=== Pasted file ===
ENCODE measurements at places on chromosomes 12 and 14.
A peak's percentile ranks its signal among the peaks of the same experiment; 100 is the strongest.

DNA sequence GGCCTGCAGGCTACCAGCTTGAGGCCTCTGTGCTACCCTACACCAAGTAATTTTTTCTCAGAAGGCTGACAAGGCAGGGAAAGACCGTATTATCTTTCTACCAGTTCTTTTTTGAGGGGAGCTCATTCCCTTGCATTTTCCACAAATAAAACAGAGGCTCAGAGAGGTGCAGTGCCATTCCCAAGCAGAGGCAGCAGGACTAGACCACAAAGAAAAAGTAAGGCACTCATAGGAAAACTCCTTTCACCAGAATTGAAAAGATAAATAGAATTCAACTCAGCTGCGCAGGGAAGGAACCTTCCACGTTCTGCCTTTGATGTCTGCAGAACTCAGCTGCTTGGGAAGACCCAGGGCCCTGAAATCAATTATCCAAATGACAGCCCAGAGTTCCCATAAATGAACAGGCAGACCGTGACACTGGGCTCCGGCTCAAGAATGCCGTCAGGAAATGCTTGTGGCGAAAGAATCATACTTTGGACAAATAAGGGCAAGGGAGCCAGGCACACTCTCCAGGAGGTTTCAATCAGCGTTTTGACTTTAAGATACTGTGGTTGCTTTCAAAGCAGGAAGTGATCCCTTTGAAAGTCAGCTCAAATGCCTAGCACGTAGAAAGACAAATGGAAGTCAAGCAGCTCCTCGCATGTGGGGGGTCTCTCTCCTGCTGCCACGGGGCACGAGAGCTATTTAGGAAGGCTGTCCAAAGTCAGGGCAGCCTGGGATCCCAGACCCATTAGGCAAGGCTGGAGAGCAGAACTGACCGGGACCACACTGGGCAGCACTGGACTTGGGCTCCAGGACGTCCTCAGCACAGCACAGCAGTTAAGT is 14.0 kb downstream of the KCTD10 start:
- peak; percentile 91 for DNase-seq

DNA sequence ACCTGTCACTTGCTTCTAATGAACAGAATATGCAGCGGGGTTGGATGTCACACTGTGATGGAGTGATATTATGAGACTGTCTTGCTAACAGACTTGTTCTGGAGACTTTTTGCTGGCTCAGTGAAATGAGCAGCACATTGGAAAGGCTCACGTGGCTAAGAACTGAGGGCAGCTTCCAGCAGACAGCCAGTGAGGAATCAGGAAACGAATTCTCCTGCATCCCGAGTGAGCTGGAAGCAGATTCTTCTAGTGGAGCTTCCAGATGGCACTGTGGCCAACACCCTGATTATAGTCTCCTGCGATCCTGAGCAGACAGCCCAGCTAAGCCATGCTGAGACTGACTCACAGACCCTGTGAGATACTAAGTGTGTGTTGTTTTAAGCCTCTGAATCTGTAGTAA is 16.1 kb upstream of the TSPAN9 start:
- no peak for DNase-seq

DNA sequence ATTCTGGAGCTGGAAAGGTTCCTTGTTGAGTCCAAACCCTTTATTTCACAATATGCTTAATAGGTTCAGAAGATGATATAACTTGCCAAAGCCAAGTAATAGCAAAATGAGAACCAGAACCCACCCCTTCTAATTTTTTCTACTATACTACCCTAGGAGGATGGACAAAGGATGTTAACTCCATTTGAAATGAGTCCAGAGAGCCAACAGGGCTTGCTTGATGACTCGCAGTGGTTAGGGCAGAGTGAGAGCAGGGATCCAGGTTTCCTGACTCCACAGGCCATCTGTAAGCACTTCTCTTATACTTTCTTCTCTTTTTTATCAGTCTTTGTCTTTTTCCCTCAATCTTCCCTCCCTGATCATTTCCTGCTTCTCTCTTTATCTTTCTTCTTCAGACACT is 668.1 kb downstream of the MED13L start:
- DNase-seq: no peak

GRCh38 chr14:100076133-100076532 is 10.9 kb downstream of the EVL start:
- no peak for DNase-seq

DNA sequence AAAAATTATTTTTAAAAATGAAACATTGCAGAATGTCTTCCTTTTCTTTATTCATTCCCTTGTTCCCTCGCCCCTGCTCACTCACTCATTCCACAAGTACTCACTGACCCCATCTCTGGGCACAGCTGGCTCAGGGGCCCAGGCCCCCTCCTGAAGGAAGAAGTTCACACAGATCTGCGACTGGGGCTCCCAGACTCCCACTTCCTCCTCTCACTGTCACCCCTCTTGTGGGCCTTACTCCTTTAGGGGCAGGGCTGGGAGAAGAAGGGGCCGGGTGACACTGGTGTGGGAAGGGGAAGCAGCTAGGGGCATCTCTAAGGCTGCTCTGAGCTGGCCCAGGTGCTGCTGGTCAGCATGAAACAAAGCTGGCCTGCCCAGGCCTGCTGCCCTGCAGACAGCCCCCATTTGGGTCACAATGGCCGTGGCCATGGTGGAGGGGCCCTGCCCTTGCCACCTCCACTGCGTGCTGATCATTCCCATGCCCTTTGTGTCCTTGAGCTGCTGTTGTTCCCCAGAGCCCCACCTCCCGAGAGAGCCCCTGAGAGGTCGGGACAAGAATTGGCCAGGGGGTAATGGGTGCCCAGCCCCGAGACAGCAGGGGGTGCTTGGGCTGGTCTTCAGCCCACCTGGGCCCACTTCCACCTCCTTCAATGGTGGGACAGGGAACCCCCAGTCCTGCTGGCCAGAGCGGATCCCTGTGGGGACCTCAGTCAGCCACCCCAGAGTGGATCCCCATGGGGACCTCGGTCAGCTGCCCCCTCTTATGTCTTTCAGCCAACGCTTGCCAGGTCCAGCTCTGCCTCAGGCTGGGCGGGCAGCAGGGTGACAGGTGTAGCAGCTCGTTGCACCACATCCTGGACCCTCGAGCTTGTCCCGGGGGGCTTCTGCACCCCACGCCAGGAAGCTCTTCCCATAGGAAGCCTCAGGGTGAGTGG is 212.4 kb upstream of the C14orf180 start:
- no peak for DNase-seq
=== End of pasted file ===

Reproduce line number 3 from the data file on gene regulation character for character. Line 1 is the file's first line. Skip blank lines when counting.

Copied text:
DNA sequence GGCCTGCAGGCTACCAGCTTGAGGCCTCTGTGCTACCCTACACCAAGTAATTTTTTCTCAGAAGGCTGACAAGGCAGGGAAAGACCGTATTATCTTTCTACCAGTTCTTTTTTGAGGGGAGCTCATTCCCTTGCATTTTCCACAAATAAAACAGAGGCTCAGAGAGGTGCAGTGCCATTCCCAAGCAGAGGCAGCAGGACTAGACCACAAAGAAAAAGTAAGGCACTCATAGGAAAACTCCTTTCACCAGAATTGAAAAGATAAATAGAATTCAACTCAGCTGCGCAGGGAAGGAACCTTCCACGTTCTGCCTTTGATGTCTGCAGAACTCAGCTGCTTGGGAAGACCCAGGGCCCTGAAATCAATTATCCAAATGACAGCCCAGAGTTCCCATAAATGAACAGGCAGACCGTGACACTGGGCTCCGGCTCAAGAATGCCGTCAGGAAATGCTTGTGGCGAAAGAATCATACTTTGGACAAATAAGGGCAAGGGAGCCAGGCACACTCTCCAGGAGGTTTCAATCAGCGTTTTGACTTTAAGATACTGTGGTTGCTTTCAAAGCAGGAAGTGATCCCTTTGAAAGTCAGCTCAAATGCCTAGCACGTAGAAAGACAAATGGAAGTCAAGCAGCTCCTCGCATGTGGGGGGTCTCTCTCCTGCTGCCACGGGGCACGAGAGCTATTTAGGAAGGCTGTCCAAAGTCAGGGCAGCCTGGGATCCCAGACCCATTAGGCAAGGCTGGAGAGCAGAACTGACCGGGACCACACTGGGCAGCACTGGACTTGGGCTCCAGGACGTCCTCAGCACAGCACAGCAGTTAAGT is 14.0 kb downstream of the KCTD10 start: